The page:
Are Minions a Symbol of the Proletariat?

If you’ve spent any time on social media over the past decade, you’re likely familiar with the Minions, the adorable, rotund yellow henchmen figures popularized by Illumination Entertainment’s hugely successful Despicable Me franchise. In the movies, with the latest entry Minions: The Rise of Gru opening July 1, the Minions serve as sidekicks to the archvillain Gru (voiced by Steve Carell) and exist solely to do his bidding. Yet on the internet, particularly Facebook, they’re frequently used in boomer memes and have become shorthand for a certain type of cringe content, according to Rebecca Jennings, a senior correspondent at Vox who recently wrote about the Minions.

“Minions are sort of inescapable,” Jennings said on this week’s episode of Don’t Let This FlopRolling Stone‘s podcast devoted to internet culture. “If you were online in certain spaces where there were a lot of people who you wouldn’t really associate with real internet culture, like Facebook moms and people who used Pinterest instead of Instagram, you’d see a lot of memes where there would just be like a picture of a minion and some kind of hacky joke attached to it….you can put whatever you want on them. They’re sort of this perfect meme where they don’t really mean anything, so they can be anything.”

In a recent piece for Vox, however, Jennings decided to look at the minions with a more critical eye, referring to academic articles about the protocapitalist implications of the characters and how they serve as slaves to the billionaire class who are unable to rise up from oppressive systems. It occurred to her that the Minions could perhaps be coopted by the left as a totem for labor activism, “the same way the left has kind of co-opted [Philadelphia Flyers mascot] Gritty as the symbol of the working class and leftism,” she says. “The problem with the Minions is the film kind of casts them as these bumbling idiots who are just so desperate to serve a master…and are too stupid to realize that they’re being used as pawns. So I think there is a way for the left to be like, ‘We have to free the Minions. We must free the Minions.’”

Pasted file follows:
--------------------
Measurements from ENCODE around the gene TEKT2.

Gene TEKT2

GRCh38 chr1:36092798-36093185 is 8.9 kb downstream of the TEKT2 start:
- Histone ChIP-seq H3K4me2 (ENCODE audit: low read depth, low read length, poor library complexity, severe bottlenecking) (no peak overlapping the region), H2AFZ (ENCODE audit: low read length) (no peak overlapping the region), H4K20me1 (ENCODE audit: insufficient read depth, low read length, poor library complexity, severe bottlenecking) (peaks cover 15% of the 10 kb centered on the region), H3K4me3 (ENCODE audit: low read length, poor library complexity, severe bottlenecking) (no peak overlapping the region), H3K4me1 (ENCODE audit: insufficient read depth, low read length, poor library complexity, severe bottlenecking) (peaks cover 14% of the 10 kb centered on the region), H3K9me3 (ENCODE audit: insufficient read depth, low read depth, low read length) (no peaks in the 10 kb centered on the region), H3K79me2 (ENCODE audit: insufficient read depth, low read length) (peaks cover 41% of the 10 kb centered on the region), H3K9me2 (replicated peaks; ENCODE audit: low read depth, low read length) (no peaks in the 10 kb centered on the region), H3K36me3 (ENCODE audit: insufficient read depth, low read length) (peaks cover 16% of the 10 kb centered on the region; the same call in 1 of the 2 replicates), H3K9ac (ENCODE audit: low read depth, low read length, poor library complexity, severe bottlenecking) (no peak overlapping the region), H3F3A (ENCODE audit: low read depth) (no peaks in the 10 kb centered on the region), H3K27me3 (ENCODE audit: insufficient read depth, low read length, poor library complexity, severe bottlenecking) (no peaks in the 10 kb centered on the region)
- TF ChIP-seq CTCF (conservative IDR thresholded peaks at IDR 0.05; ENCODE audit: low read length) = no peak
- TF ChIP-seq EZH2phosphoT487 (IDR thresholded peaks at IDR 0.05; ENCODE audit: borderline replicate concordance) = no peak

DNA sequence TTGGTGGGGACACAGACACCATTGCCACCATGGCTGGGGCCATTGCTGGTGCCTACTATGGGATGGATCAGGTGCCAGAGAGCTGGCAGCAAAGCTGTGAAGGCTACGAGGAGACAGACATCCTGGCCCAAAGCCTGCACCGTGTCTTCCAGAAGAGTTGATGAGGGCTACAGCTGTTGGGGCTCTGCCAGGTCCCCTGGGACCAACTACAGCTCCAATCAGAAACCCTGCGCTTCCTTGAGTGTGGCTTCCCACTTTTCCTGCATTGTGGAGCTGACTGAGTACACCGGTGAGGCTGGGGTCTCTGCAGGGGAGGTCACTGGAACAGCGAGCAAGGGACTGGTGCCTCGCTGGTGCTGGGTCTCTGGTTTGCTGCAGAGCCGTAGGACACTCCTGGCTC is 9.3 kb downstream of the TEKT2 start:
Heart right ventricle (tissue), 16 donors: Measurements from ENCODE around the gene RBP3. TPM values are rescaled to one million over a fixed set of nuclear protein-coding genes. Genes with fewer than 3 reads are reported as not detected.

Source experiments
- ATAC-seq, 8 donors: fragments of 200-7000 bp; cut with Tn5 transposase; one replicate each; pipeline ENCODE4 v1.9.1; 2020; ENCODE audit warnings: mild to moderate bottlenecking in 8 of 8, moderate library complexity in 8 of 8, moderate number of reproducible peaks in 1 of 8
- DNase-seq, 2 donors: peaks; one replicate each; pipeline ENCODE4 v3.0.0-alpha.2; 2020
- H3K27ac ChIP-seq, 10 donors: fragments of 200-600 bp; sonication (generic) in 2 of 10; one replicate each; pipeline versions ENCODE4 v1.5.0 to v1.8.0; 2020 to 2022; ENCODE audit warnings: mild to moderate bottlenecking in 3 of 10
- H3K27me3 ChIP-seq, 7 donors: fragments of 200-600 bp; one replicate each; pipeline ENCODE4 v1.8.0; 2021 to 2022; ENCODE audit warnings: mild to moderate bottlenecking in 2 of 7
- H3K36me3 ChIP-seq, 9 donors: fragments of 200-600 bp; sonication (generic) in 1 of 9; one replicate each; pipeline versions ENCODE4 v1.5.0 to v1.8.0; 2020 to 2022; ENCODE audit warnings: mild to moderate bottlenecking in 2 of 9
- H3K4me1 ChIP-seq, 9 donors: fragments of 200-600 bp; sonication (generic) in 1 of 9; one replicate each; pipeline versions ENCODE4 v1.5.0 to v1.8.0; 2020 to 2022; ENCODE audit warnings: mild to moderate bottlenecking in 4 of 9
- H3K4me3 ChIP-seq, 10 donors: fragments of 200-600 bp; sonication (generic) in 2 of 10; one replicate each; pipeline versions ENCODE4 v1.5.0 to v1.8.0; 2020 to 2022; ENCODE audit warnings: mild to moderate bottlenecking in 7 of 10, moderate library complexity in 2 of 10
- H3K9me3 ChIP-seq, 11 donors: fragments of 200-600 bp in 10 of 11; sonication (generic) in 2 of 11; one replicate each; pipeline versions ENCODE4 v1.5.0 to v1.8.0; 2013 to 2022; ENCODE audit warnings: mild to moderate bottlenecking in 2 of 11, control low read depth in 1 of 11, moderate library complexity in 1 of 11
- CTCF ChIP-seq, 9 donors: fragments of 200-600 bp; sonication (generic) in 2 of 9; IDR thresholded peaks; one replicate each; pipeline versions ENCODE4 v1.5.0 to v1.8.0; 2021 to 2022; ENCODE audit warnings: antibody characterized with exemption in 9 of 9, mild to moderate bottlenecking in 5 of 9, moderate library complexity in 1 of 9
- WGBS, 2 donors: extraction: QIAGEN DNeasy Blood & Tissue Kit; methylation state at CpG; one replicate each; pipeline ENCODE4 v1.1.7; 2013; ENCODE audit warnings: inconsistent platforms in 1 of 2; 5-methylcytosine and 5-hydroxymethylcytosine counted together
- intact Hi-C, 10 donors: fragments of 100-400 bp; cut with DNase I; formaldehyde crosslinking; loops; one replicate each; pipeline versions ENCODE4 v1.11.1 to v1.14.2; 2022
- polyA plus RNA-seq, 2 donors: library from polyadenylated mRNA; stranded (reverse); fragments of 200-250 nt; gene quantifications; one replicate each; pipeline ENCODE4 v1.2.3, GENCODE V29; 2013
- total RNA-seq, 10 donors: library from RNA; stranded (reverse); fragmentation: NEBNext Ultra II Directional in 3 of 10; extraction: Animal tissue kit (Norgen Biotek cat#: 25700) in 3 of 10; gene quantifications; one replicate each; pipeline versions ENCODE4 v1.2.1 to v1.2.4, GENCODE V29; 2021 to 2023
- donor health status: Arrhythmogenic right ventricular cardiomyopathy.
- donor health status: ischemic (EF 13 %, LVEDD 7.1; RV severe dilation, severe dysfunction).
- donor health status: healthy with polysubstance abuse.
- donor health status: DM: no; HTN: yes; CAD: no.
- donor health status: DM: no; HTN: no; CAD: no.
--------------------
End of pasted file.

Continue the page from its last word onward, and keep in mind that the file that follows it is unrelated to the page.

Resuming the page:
On this week’s episode of Don’t Let This Flop, cohosts Brittany Spanos and Ej Dickson invited Jennings on to discuss the Minions and their iconic role in internet culture. They also discuss Justin Timberlake’s cultural downfall, VidCon, an OnlyFans couple who may or may not be sisters, and Himbo of the Week Robert Irwin and his polite rejection of horny TikTok fans.

DLTF is released Wednesdays on all audio streaming platforms, including Apple Podcasts, Spotify, Amazon Music, Stitcher, and more.

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